Linda’s group were dipping the ponds for creatures from the (not so) deep. To complement the beautiful damsel and dragon flies flying across the water we managed to locate in our nets a range of water beetles, damsel and dragonfly larvae, water boatmen, caddis fly larvae and assorted worms. We also saw palmate newts in profusion in the slightly acidic waters of the ponds.

Colin regularly checks for reptiles on the Heath and keeps a count for DWT, as a consequence he has an assortment of small felt and corrugated iron mats dotted across the heath. Under these we found both adder and grass snake together with slow worms.

Malcolm’s group crossed the road to another smaller section of the Heath reserve which he manages and monitors for DWT. Again in the warmth under tiles and sheets we found slow worms and as a bonus a small lizard basking in the sun on a wall.

Many thanks to our intrepid leaders for an excellent and informative morning.

Wild flowers walk - Tuesday 25th June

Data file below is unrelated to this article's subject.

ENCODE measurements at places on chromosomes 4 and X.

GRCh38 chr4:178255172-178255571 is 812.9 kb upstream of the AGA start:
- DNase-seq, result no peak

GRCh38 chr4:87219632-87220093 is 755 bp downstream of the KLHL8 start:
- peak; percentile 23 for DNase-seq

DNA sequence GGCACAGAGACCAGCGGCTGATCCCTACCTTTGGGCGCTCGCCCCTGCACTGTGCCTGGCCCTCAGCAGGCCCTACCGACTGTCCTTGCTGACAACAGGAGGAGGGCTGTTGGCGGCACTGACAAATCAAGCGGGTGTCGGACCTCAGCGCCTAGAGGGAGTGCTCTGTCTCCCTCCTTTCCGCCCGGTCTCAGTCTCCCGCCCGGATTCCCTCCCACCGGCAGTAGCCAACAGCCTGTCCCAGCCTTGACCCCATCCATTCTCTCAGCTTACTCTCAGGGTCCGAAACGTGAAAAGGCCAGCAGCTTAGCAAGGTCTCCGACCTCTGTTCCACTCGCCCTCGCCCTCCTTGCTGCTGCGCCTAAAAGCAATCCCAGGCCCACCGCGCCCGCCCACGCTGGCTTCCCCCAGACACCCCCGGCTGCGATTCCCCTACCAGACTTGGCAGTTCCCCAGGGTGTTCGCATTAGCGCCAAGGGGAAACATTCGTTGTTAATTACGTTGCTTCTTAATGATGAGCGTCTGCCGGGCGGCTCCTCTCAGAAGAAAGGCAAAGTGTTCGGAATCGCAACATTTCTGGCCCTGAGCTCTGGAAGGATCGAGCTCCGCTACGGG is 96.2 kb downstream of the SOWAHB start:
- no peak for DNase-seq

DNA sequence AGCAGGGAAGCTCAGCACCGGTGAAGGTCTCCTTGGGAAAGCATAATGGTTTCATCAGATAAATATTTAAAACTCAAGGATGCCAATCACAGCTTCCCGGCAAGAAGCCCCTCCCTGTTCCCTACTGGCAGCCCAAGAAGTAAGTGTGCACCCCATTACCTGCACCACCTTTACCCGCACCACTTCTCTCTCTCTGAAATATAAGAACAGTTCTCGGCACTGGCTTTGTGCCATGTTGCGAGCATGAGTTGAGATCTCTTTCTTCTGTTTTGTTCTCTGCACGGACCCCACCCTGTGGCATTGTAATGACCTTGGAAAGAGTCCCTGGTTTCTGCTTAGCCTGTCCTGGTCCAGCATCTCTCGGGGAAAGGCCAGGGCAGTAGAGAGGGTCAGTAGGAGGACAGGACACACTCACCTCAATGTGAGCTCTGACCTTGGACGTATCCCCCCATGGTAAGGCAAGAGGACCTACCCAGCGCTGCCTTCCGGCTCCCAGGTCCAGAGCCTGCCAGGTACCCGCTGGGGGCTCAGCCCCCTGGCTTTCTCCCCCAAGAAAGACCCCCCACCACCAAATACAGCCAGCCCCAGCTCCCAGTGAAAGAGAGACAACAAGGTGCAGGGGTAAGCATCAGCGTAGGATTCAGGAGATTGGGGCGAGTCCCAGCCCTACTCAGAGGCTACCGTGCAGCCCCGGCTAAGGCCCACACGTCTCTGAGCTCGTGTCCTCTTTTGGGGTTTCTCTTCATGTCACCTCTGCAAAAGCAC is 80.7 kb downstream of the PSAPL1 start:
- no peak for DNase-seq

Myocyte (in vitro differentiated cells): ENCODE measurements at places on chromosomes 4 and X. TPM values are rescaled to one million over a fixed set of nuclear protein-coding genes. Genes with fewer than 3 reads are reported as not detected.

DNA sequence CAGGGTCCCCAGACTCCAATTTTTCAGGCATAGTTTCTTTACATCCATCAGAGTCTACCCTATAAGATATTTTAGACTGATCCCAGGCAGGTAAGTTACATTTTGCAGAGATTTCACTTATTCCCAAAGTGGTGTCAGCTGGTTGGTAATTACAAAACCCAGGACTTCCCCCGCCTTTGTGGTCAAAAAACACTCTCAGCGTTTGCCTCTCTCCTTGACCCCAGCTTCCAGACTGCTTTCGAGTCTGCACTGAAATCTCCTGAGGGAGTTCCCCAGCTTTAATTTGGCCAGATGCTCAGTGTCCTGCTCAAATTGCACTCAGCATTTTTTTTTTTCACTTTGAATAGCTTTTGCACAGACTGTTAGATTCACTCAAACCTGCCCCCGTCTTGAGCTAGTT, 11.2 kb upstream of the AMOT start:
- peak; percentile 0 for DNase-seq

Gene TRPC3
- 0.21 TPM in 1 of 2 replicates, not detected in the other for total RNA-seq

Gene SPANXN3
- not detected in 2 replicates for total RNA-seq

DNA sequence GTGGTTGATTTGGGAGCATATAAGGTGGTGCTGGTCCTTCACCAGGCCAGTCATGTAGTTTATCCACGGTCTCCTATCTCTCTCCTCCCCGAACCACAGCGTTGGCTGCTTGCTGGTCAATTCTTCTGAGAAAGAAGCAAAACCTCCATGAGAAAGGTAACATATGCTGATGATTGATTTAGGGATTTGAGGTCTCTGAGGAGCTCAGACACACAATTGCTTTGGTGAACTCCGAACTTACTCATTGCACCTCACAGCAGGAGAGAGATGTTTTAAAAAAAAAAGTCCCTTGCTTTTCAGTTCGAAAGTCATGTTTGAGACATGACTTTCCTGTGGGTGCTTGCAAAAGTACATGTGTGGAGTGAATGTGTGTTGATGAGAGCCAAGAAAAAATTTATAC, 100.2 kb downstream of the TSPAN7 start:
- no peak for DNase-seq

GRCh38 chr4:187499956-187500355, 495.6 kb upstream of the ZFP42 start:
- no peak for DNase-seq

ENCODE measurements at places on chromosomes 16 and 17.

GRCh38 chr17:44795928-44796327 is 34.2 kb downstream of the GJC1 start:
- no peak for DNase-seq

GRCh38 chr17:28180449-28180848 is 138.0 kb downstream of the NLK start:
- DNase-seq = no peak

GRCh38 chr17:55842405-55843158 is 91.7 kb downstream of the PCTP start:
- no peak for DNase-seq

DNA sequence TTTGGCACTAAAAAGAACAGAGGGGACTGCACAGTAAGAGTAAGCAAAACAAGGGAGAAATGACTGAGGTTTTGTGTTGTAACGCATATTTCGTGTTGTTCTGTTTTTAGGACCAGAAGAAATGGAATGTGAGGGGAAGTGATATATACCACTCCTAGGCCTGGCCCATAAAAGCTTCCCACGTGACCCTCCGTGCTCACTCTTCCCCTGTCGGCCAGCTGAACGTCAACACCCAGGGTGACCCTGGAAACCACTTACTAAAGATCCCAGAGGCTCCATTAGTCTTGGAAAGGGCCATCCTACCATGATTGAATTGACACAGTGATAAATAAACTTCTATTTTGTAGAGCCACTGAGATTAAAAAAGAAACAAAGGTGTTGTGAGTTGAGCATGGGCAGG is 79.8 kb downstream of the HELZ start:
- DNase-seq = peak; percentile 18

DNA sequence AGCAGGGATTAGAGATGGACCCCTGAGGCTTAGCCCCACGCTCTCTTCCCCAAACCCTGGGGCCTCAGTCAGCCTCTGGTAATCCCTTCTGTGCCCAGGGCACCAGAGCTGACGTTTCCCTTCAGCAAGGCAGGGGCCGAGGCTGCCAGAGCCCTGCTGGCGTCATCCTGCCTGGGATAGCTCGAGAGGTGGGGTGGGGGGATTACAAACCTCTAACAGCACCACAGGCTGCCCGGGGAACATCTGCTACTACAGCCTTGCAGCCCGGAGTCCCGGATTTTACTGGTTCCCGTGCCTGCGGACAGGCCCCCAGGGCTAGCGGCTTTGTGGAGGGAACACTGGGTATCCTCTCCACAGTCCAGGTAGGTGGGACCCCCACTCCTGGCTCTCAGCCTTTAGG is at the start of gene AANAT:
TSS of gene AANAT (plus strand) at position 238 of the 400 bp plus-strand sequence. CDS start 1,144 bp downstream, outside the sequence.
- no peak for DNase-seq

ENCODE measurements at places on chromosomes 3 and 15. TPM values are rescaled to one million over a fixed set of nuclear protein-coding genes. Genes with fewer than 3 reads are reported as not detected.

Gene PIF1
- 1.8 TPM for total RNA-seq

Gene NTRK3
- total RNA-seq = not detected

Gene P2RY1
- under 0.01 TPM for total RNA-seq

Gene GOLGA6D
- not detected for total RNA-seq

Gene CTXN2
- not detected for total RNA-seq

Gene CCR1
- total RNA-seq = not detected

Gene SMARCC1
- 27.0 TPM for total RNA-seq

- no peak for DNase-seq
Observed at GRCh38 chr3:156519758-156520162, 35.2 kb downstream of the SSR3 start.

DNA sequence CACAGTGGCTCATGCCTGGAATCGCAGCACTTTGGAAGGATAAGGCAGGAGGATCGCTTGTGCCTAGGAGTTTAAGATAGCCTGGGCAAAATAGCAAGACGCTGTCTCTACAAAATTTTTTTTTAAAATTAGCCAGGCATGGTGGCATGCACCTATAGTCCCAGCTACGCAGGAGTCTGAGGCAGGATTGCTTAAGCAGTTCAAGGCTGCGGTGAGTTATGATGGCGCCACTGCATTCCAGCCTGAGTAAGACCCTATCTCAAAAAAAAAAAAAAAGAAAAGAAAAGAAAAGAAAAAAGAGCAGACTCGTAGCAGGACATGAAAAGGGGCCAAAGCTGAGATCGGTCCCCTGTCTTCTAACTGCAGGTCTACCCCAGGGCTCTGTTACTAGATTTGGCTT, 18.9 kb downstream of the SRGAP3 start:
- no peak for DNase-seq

Red_Campion_David_KilbeyOver forty people of all ages came to the ‘Flowers of an Ancient Hedgerow’ meeting in Bovey Tracey on 25th June. This was a joint event with The Devonshire Association Botany Section.  Frances Billinge led a short evening stroll along Marsh Path, by kind permission of Mr and Mrs Tebbit. Fifty-five species of common hedgerow plants were identified including Lamium  album (White Dead-nettle), Geum  urbanum (Wood Avens), Smymium olusatrum (Alexanders), Silene dioica (Red Campion), and Scrophularia nodosa (Common Figwort). The group were amazed to find so much growing in just a few hundred yards. The reconnoitre had found nearly a hundred species, but given the number of attendees and the hour’s length of the walk it was possible only to point out half of what was there - many said they would visit again later to try and identify the rest. The children who attended were most interested to find so much, and one of them won the competition that was held to see how many plants we would name on the night. We then looked at two gardens managed in contrasting ways for wildlife, and were kindly entertained to a cream tea by Sue Simmons and Roger Croot.